March 2005

Advisory Committee on Historical Diplomatic Documentation, March 7-8, 2005


Committee Members

  • Wm. Roger Louis, Chairman,
  • Diane Clemens,
  • Elizabeth Cobbs Hoffman,
  • Robert McMahon,
  • Edward Rhodes,
  • Geoffrey Watson

Office of the Historian

  • Marc Susser, Historian,
  • Monica Belmonte,
  • Todd Bennett,
  • Myra Burton,
  • John Carland,
  • Paul Claussen,
  • Bradley Coleman,
  • Evan Duncan,
  • Steve Galpern,
  • Amy Garrett,
  • David Geyer,
  • Renée Goings,
  • David Goldman,
  • David Herschler,
  • Paul Hibbeln,
  • Susan Holly,
  • Adam Howard,
  • Edward Keefer,
  • Peter Kraemer,
  • Doug Kraft,
  • Robert Krikorian,
  • Erin Mahan,
  • Bill McAllister,
  • David Nickles,
  • Linda Qaimmaqami,
  • Kathleen Rasmussen,
  • Florence Segura,
  • Doug Selvage,
  • Jim Siekmeier,
  • Luke Smith,
  • Chris Tudda,
  • Susan Kovalik Tully,
  • James Van Hook,
  • Laurie West Van Hook,
  • Jennifer Walele,
  • Dean Weatherhead,
  • Susan Weetman

Bureau of Administration

  • Brian Dowling, A/RPS/IPS;
  • David Adamson, A/RPS/IPS

National Archives and Records Administration

  • David Kepley, Office of Records Services-Washington, DC;
  • Sally Kuisel, Textual Archives Division;
  • David Langbart, Life Cycle Management Division;
  • Marty McGann, Textual Archives Division;
  • Don McIlwain, Initial Processing and Declassification Division;
  • Marvin Russell, Initial Processing and Declassification Division;
  • Nancy Smith, Office of Presidential Libraries;
  • Meredith Wagner, Initial Processing and Declassification Division;
  • David Kepley, Office of Records Services;
  • David Langbart, Life Cycle Management Division;
  • Don McIlwain, Initial Processing and Declassification Division;

Central Intelligence Agency

  • John C.


Approval of the Record of the December 2004 Meeting

Roger Louis called the meeting to order at 1:35 p.m. He noted that there were no members of the public present at the open session. Before approval of the record of the December meeting, he asked whether there was any difference between the record of a meeting and the minutes of a meeting. The consensus was that there was no difference. Lisa Cobbs Hoffman asked why a subcommittee report at the last meeting about the need to review classified documents not declassified for inclusion in Foreign Relations (FRUS) volumes had not been included in the record. David Herschler said that it had been discussed either in an executive session or during an informal meeting—neither of which were included in the minutes. Louis agreed to make the topic of classified documents denied in full for inclusion in FRUS an agenda item for the next meeting. The committee then approved the record of the December meeting.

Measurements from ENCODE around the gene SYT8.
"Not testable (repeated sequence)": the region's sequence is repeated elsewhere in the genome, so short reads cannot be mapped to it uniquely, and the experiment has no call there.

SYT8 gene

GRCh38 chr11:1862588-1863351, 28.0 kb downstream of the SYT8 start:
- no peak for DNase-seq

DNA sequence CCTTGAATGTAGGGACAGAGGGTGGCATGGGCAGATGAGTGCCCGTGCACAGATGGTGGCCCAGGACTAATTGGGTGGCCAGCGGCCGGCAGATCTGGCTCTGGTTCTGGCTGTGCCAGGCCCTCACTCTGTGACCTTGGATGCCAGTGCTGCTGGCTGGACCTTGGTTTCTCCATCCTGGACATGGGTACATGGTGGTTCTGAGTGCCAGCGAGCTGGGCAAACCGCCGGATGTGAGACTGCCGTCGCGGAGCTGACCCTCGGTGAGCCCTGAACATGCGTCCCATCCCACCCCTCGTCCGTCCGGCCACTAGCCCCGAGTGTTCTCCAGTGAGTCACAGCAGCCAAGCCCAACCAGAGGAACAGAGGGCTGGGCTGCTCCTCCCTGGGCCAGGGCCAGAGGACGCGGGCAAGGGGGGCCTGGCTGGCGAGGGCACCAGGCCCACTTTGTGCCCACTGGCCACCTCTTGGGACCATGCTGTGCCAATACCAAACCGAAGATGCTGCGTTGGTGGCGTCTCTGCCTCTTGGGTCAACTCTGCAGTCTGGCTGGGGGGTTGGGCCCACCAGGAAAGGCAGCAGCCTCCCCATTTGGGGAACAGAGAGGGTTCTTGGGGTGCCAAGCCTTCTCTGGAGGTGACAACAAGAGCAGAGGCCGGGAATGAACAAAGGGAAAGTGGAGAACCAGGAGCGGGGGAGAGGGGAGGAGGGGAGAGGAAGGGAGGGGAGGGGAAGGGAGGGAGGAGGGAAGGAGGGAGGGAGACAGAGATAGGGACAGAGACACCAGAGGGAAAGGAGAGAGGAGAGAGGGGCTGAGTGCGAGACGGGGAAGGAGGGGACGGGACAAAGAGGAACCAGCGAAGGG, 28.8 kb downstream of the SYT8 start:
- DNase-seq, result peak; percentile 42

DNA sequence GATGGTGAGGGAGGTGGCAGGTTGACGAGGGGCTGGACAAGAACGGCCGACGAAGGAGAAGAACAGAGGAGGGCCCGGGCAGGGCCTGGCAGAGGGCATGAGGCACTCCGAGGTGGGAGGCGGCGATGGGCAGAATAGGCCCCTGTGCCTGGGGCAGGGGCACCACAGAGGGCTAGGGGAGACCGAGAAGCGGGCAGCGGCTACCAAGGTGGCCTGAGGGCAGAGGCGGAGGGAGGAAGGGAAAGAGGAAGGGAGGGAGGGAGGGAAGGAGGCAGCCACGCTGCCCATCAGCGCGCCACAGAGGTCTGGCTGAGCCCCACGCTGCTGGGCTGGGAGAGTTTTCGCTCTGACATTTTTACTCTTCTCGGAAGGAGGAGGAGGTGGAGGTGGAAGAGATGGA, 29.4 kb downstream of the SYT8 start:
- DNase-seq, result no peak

Status Reports by the Deputy Historian and the General Editor

Marc Susser asked Herschler to report on developments in the office. Herschler said that Susser, Edward Keefer, and Erin Mahan had just returned from China, where they discussed a future joint volume. Regarding personnel, Nina Howland had retired after 20 years of service and Adam Howard had moved up from contract to full-time. Budget information for FY 2006 had only recently become available. The Bureau of Public Affairs had sustained a cut that affected all offices, but the bureau leadership was still strongly supportive of the office. Less funding was likely for the next year or two. The office was considering various measures to deal with the budget cut, mainly involving cost-cutting measures in both compiling and printing. The Department of State also had submitted its annual report to Congress on its compliance with the Foreign Relations series statute.

Declassification was proceeding more smoothly, with fewer documents being denied and more cooperation with CIA, NSC, and State reviewers. There were still sensitive issues to deal with, but 8 to10 year delays were unlikely. The High-Level Panel procedure instituted in 1998 had been a success, but dialogue between the three agencies could still be slow at times. While work with the CIA was improving, and it was generally working within the 120-day limit, other reviewing agencies were still not keeping up.

In the policy studies and outreach division, the office had nearly completed a major 2-year classified study for the Secretary. In addition, the office had prepared six papers for Secretary-designate Rice in December and January. Also, a book-length history of a bureau was in process and two symposiums were being planned: one in mid-April at the LBJ Library, and another late in June at the Department focusing on the Kennedy, Johnson, and Nixon era South Asia volumes. A video on sports diplomacy was scheduled for release in the fall.

Keefer then discussed recent FRUS volumes. One volume had been published since December: Volume V, United Nations, 1969-72. This would be the last print volume dealing with UN affairs. E-volumes focusing on the United Nations would include more material and would facilitate tie-ins with global affairs. Since March 2004, three volumes had been released: two for 1964-68 and one for 1969-72. Three more volumes were scheduled for release in April: one LBJ administration volume and two Nixon administration volumes. Keefer noted that the first LBJ volume—Vietnam, 1964—appeared 28 years after the events documented. The last volumes (Japan and the Congo retrospective) would appear in excess of 38 years afterwards. More progress would be needed with the Nixon-Ford volumes if the 30-year mark were to be met by 2010. Two Nixon volumes had made the 30-year mark.